A considerable amount of research has been conducted on action research and its effect on teachers’ professional development and improvement of their practical teaching skills (Chou, 2010; Ponte, Ax, Beijaard, & Wubbels, 2004; Wallace, 1998; Young, Rapp, & Murphy, 2010). These studies primarily emphasize the contribution that action research makes to teachers’ subject matter knowledge and their
methodological, decision making, and social skills (James, 2001). Teachers’ views and conceptions of action research were found to be of interest by some researchers (Atay, 2008 & Borg, 2009). However, the field lacks research studies that focus on
the long-term effects of action research on teachers’ classroom practice and their professional development. Exploring the long-term effects of action research on practitioners’ classroom practice and professional development in the preparatory programs of different universities in Turkey will provide an understanding of how it is practiced in different schools and the extent to which action research contributes to teachers’ classroom practice and professional development practices in the long run. The study will also provide insights into teachers’ beliefs about ways of successfully implementing action research.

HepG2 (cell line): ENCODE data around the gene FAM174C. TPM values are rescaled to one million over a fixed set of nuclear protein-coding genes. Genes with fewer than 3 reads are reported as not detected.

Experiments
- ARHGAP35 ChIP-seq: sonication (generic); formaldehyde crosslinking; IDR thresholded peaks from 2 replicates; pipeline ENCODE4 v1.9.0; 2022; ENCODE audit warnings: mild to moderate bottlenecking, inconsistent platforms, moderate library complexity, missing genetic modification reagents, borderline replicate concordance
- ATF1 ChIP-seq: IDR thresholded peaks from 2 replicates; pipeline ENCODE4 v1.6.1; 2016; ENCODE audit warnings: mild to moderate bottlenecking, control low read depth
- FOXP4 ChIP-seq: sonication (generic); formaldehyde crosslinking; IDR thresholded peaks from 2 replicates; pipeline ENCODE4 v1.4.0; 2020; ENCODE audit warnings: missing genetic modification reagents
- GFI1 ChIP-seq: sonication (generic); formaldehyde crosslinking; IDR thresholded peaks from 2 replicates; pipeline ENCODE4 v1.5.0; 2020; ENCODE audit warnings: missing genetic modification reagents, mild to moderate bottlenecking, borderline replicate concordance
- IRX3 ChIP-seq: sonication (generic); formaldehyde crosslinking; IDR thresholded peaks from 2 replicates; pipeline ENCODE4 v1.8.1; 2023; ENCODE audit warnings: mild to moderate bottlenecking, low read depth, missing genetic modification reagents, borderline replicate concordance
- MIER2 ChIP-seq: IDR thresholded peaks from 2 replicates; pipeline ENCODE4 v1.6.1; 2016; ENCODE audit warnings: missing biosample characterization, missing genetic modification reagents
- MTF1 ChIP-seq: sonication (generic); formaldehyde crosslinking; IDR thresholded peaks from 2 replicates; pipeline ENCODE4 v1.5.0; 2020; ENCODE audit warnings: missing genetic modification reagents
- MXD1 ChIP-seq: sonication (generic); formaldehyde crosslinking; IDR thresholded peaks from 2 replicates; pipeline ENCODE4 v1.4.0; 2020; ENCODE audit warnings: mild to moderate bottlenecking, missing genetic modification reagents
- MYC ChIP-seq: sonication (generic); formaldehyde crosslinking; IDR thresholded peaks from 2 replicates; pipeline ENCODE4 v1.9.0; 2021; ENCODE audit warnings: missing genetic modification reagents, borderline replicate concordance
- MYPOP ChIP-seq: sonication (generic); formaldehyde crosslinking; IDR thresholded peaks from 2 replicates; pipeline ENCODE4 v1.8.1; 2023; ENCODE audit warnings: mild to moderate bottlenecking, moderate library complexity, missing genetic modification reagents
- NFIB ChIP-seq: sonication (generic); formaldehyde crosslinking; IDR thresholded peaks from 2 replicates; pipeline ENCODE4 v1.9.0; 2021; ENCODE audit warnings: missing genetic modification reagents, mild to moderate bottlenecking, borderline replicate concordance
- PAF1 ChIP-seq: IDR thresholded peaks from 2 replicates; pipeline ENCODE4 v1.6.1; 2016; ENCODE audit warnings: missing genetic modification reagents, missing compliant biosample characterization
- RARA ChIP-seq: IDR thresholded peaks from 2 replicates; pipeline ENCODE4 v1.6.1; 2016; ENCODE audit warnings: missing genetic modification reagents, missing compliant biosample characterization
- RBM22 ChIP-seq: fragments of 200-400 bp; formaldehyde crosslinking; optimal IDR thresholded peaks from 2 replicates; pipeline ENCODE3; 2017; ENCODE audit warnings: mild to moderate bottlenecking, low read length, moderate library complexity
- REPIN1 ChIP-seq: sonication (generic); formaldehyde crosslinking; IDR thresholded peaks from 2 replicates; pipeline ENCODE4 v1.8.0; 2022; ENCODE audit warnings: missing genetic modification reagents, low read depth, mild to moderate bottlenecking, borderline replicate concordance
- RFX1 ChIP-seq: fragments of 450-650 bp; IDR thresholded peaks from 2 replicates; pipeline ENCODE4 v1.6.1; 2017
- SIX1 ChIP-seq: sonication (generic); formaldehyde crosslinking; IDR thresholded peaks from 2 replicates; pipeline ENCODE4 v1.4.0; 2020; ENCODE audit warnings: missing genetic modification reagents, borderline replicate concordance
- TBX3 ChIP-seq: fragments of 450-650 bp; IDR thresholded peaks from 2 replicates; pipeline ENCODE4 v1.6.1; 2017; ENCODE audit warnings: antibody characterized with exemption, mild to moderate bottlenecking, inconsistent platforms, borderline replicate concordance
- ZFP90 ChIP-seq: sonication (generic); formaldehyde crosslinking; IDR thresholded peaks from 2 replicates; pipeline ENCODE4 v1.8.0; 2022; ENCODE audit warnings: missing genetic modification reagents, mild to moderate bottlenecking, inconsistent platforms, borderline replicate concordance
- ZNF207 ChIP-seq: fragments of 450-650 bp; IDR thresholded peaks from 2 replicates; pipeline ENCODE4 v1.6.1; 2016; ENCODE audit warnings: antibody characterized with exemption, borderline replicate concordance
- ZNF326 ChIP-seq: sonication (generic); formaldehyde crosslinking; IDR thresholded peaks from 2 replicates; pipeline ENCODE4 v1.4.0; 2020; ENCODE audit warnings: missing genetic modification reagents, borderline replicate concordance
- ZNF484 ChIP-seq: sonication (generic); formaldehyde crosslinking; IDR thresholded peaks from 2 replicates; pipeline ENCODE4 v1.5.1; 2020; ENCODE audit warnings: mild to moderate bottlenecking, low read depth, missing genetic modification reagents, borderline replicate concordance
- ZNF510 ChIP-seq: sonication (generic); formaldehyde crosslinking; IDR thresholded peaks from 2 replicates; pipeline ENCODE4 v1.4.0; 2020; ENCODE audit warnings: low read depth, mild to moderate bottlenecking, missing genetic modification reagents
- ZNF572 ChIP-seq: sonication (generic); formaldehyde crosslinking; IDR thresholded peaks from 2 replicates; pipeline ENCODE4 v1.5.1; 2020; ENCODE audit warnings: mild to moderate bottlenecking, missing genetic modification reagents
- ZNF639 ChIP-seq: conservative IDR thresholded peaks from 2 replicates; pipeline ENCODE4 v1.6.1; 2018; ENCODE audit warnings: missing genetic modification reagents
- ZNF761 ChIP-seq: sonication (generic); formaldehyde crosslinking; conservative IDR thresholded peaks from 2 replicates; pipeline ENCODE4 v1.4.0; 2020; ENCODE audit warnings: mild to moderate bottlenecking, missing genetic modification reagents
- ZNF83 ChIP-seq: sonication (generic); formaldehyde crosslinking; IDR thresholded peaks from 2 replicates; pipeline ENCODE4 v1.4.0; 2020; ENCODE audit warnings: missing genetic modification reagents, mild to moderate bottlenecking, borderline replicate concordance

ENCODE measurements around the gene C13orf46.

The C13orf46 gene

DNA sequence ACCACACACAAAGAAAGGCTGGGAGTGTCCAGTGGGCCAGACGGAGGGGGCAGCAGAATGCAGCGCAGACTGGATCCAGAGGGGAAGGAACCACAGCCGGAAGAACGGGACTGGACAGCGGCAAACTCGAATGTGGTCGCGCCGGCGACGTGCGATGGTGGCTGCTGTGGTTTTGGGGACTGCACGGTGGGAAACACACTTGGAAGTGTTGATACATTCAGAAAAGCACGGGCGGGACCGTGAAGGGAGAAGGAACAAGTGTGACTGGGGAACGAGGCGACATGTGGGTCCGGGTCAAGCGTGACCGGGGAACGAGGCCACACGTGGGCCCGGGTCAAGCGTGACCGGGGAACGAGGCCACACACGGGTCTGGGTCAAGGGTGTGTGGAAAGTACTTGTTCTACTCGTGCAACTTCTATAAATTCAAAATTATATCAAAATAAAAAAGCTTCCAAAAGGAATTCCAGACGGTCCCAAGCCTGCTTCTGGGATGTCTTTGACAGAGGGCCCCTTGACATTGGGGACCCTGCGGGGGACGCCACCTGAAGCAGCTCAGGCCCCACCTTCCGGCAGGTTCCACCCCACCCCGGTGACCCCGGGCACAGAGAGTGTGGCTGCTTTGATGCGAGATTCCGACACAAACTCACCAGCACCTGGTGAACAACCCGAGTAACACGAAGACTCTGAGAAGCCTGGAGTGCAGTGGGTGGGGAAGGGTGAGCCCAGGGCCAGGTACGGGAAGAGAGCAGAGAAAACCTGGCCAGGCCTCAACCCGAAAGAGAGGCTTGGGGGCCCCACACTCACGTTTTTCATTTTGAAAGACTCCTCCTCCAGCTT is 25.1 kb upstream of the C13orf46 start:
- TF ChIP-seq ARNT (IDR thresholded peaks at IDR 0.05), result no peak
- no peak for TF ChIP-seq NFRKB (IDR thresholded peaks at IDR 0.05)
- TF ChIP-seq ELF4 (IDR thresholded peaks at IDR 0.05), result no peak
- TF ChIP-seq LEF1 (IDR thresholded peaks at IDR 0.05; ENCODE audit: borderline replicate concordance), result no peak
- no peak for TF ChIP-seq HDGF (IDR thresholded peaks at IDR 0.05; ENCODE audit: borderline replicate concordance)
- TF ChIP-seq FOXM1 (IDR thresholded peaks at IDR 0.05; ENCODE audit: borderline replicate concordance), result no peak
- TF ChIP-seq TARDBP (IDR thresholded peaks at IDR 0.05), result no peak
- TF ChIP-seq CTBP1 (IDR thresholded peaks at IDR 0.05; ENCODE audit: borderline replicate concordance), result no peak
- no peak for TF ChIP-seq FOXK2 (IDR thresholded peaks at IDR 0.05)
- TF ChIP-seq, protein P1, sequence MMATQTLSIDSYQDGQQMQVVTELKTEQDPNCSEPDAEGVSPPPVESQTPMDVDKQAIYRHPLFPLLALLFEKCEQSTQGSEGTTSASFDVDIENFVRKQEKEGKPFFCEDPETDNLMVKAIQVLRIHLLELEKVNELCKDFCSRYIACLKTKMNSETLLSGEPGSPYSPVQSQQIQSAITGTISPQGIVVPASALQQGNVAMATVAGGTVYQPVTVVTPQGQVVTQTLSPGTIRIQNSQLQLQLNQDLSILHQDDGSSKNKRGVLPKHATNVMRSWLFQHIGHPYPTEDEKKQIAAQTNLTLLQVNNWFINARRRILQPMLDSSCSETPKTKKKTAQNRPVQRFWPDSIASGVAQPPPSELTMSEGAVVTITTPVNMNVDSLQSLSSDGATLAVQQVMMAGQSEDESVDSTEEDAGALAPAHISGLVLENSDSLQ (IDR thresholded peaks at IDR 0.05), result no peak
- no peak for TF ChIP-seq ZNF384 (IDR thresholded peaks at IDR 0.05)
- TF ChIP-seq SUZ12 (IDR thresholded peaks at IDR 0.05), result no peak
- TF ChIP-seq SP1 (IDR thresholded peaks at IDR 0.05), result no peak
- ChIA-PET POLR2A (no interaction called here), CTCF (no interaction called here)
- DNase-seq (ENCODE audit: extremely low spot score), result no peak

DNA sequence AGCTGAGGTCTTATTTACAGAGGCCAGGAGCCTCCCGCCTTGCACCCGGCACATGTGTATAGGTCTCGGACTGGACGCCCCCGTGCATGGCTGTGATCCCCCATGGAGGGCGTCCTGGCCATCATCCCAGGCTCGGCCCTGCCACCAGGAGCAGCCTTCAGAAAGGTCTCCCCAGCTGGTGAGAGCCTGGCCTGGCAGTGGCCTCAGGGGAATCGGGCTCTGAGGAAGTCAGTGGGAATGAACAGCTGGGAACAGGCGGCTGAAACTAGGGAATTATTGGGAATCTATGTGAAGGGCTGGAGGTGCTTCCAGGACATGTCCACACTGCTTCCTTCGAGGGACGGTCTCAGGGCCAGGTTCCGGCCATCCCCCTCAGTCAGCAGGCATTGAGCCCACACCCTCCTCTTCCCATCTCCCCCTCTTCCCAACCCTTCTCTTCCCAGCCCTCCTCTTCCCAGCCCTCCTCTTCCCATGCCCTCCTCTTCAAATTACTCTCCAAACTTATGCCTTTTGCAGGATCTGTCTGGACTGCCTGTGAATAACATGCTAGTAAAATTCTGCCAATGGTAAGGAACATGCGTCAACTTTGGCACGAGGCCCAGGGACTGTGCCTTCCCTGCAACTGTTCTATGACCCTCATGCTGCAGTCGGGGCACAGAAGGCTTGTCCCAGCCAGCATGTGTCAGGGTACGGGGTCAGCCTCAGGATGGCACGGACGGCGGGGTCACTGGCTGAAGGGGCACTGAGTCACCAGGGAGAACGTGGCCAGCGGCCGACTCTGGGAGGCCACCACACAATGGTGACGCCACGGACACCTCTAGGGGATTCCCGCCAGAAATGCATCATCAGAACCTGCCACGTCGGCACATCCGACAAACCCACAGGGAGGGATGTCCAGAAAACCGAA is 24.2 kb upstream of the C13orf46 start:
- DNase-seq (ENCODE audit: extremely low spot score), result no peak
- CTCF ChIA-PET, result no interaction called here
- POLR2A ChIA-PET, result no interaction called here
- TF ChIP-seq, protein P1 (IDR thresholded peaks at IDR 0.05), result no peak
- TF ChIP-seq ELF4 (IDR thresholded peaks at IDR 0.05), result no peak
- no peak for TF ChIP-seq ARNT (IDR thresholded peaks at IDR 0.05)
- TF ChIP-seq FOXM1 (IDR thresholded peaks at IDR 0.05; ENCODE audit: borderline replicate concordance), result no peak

Action research can be considered an important issue for administrators because of its arguably positive impact on teachers’ professional development and in turn on their classroom practice and students’ success. In the preparatory school of Kocaeli University, a teacher training program has just been established and training workshops are held for all the teachers. However, no information is given on
conducting action research as a professional development strategy. Research Questions
1. How is action research conducted by EFL instructors at different universities in Turkey?
2. What are the reported long-term effects of conducting action research on teachers’ classroom practice and professional development practices? 3. What are teachers’ beliefs about the effective ways of implementing action research?